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What Will DoD Sequestration Cuts Look Like in FY 2014?

Published: November 13, 2013

BudgetDEFENSEForecasts and SpendingSequestration

The Government Accountability Office (GAO) recently released a report on the Department of Defense's Approach to Sequestration in Fiscal Year 2013. The report reveals that in FY 2013 the DoD hoped against hope that Congress would remove sequestration cuts. When it became clear that this was not going to happen, the DoD then scrambled to implement short term measures to mitigate the impact of cuts. Most of these measures will not be available to the DoD in FY 2014, ensuring that cuts bite deeper than the year before.

The Government Accountability Office (GAO) recently released its Observations on the Department of Defense's Approach to Sequestration in Fiscal Year 2013 and what the report reveals for the future is not encouraging.  According to the GAO, the DoD responded to fiscal 2013 sequestration cuts by reducing spending in some places, reprogramming spending in others, and by utilizing funds that remained from fiscal 2012 to cover shortfalls.  In effect, the DoD waited until the last minute and then implemented a number of short-term measures intended to mitigate the immediate impact of the cuts without dramatically scaling back operations or cutting major weapons systems.  The result of these steps was to postpone some planned equipment maintenance, to reduce some weapon system quantities purchased, and delay some systems development and testing until FY 2014.  All of this was done in the hope that Congress and the President would find a way to reverse the insanity of sequestration cuts.
 
That’s the good news.  The bad news, the GAO reports, is that these same short-term measures will not be available in fiscal 2014, meaning the DoD is now forced to deal with impact of deep cuts in its budget.
 
The implications of this for industry are not pretty.  After years of budgetary expansion, the DoD will be scaling back spending in every area, presumably even in Information Technology.  Cuts in IT are anticipated despite the fact that IT can enable users to “do more with less.”  So, where will the axe fall?  Data contained in the GAO’s report may offer clues.  The following table from the GAO report shows that in percentage terms the DoD’s Procurement and Research, Development, Test, and Evaluation (RDT&E) budgets took some of the hardest hits in fiscal 2013.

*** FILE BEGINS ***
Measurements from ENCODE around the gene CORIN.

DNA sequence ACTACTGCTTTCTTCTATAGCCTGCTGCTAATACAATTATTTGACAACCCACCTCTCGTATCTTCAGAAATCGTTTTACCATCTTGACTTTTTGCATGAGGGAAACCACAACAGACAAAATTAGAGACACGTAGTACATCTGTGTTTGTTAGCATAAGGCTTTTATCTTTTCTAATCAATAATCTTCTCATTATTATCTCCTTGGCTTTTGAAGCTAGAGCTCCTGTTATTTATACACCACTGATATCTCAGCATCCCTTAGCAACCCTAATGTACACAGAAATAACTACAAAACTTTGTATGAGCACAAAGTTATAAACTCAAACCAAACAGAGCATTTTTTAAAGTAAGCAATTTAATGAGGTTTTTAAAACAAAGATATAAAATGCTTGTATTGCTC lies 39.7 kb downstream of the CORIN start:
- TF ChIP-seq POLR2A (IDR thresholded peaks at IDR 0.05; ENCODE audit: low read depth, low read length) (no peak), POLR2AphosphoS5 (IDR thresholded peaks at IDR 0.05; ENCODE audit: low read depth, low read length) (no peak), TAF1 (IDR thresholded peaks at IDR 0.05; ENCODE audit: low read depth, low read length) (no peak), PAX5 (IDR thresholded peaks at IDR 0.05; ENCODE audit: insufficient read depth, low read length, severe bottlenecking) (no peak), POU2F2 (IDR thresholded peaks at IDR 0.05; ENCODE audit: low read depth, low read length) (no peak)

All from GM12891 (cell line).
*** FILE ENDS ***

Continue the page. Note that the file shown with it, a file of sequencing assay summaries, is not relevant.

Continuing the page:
How would this picture look using FY 2014 numbers?  Sequestration cuts approximately $52 billion from the DoD’s base discretionary budget of $527 billion, assuming Congress extends the current Continuing Resolution (in itself a disaster) through all of fiscal 2014.  The cuts effectively reduce the DoD’s FY 2014 base discretionary budget to $475 billion.  Looking at the $37 billion “amount of reduction” above it becomes clear that the DoD will need to cut approximately another $15 billion.  The table below approximates how those cuts will look in 2014 if the DoD applies them in roughly the same proportion as it did in 2013.
 
 
The big accounts for IT vendors to keep an eye on are Procurement and RDT&E.  In this scenario those accounts would experience cuts totaling approximately $22 billion.  Not all of these cuts would fall on IT projects, but it is almost certain that many programs will be affected.  These impacts could range from milestone delays and scaled back program scopes to outright program cancellations.
What can vendors do to mitigate the impact of these cuts on their business?
  • Focus business development efforts on programs already in full swing.  These programs will have incumbents so be prepared to fight hard for a piece of them as support contracts come up for recompetition.
  • Incumbents, prepare to defend yourselves.  Stay in your customers’ back pockets.
  • Concentrate on programs mandated by Congress and/or Executive Order, like business system modernization and data center consolidation.  By law the DoD is required to fund these efforts, making them as close to a ‘sure thing’ as is available in this market.
  • Seek out and capture work related to Programs of Record.  Even PoRs are not guaranteed funding nowadays, but you can probably count on them being first in line if funding becomes available.
  • Communicate how your solution or service can save money.  Areas like systems automation, cloud computing, and, to an extent, big data, should be strong plays.
Most of all maintain a sense of perspective.  Even with the cuts the DoD will be spending tens of billions of dollars on IT in FY 2014.